Gun sales in California have more than doubled since 2008

Despite ratcheting up restrictions on legal firearms and limiting the field of available options, the number of gun transactions in California has been growing in recent years.

According to data released by California Attorney General Kamala D. Harris’ office last week, gun sales ballooned by over 250 percent between 2008 and 2013 and have remained at historically high levels.

The lowest gun sale rates in the past 20 years came in 2003 when President George W. Bush was in the White House. In that year, which also saw Republican Arnold Schwarzenegger elected state governor, just 126,000 new and used guns were reported sold in the state. This figure started a slow climb afterward until it doubled to 242,000 in 2009, the year President Obama took office.

Sales skyrocketed in the years after, as Obama remained in office and Democrats Gray Davis and then Jerry Brown replaced Schwarzenegger, until the figures more than doubled again to 520,000 guns crossing the counter in 2014.

“The dramatic spike in gun sales over the last 10 years reflects the continued need for smart and sensible gun safety laws,” said Harris in a statement released with the data.

With the state legislature under firm Democrat control since 1995, gun control bills in the state for the past 20 years have flowed through Sacramento to the governor’s desk, resulting in the state building on its historic “assault weapon ban” even as the federal one expired. It also established a roster of handguns approved for sale by Department of Justice tied to a long-dormant  microstamping requirement on semi-auto pistols. In response, citing the inability to comply with the new mandate, several firearms manufacturers including Ruger and Smith & Wesson have declined to submit new designs to DOJ for approval.

This has resulted in the roster constricting from 1,400 gun models in 2008 to just 770 today.

With the end of the single-shot exemption in 2014 which allowed some off-roster guns to be sold provided they were modified, a marked decline in the sales of new handguns — from 391,000 in 2014 to 351,000 in 2015 — is noted in the newly released figures.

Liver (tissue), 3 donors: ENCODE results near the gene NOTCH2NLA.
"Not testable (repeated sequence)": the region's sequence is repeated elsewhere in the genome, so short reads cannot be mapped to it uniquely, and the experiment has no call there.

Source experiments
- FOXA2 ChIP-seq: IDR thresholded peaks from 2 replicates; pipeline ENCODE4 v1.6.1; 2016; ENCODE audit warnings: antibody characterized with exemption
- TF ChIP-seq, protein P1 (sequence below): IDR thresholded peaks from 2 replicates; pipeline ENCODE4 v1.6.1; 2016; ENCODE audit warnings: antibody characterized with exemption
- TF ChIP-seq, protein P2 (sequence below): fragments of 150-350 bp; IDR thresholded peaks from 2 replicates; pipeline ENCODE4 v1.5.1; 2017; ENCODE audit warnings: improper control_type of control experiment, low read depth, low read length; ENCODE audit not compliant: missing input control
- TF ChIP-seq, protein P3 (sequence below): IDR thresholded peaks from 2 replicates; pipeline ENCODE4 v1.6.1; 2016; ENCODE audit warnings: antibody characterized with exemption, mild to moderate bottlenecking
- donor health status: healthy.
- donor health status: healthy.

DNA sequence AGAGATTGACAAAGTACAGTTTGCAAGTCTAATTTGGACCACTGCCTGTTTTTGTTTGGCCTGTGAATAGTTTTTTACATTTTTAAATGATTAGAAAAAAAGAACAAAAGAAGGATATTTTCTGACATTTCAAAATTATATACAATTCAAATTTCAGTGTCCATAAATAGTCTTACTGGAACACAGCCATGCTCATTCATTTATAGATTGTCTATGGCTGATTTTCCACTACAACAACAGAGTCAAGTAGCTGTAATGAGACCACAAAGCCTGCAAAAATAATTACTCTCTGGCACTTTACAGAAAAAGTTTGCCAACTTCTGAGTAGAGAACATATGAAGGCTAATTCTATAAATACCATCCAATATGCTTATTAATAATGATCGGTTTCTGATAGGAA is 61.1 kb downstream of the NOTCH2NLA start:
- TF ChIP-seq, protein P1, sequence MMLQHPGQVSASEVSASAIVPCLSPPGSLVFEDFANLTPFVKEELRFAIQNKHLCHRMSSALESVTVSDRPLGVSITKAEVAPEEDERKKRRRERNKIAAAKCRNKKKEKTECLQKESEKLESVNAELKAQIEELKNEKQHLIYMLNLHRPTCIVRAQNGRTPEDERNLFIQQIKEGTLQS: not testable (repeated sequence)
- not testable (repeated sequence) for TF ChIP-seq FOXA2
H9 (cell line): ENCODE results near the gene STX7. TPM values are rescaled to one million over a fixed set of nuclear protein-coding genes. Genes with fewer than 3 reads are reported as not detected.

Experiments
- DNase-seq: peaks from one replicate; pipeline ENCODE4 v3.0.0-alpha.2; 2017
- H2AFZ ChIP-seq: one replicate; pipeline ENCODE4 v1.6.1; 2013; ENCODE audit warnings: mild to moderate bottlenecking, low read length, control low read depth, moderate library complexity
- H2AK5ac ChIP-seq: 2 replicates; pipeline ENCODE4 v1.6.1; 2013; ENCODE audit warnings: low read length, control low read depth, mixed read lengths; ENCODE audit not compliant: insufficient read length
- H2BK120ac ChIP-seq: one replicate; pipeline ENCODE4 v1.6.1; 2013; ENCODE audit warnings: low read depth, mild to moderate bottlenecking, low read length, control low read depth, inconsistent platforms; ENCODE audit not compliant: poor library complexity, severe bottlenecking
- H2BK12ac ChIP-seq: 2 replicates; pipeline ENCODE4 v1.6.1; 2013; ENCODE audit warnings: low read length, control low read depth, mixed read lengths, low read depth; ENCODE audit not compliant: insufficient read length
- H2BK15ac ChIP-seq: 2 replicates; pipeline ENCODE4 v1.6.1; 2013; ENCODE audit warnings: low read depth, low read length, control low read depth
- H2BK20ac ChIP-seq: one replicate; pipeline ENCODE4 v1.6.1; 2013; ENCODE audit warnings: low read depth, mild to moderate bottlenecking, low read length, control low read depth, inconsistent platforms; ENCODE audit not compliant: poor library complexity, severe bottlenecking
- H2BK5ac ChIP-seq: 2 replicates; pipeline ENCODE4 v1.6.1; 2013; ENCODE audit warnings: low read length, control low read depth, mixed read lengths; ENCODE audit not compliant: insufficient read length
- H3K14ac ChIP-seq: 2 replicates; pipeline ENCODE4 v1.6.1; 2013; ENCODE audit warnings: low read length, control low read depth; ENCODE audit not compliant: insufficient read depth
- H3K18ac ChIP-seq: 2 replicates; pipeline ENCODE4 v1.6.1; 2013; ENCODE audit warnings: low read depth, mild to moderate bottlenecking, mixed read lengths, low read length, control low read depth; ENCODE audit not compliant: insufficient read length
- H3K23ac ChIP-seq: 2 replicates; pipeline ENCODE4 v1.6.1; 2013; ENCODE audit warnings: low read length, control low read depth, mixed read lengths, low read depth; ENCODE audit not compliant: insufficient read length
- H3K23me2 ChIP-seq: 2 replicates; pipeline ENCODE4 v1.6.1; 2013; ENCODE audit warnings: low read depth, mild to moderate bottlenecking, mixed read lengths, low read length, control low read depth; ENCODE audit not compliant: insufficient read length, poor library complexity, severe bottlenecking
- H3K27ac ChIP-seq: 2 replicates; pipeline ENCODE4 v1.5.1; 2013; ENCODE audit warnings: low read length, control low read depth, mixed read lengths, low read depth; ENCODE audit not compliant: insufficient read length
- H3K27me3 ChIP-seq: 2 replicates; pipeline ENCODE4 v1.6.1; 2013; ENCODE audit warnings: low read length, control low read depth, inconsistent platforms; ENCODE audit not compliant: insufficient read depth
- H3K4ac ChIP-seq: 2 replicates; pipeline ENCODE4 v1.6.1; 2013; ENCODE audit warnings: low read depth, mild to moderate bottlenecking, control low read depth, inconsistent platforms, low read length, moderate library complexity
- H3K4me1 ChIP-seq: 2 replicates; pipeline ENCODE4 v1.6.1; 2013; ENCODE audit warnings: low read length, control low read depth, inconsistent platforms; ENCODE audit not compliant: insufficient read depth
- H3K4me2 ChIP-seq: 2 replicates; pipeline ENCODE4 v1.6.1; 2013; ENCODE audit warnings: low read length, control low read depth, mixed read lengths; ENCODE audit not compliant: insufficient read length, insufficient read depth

Another noteworthy takeaway from the data release is that DOJ’s figures show on average only 10-20 percent of gun sales are between private parties. California has long mandated that private firearm transfers must be done through a licensed dealer acting as intermediary.

The figure contrasts sharply with the often-quoted claim that upwards of 40 percent of gun sales are conducted in private, used by supporters of expanded background checks as a principle reason for such laws. Similar findings were observed in Colorado where advocates used the 40 percent claim in justification of a new law there, only to discover after the first year of expanded checks that private transactions accounted for 7 percent of sales.

As further outlined by the new California statistics dump, there is a disparity in gun sales when comparing urban counties with strict local gun control policies and more rural counties with a liberal view towards gun rights. For example, Shasta County in Northern California has seen an average of 6,460 guns sold per 100,000 residents between 2000-2015 while San Francisco County has seen just 150 on average.

In 2015, the last legal gun dealer was forced out of San Francisco due to a host of new restrictions passed by the city council. The city over the past decade has set the bar for the toughest gun laws in the state, including mandatory locking requirements and city leaders have shown appetite to further tighten local ordinances. In additional comparison of data requested from DOJ by Guns.com, Shasta County has some 5,906 active concealed carry permits while San Francisco has just three despite having a population base five times larger.

“The data just goes to prove two things we’ve always known to be true,” Craig J. DeLuz, director of communications with the Firearms Policy Coalition, told Guns. com. “First, that every time the politicians try to restrict our second amendment rights more people figure out that they better use’em before they lose’em. Second, when compared to the correlated drop in crime, it becomes clear that an armed society is a safer society.”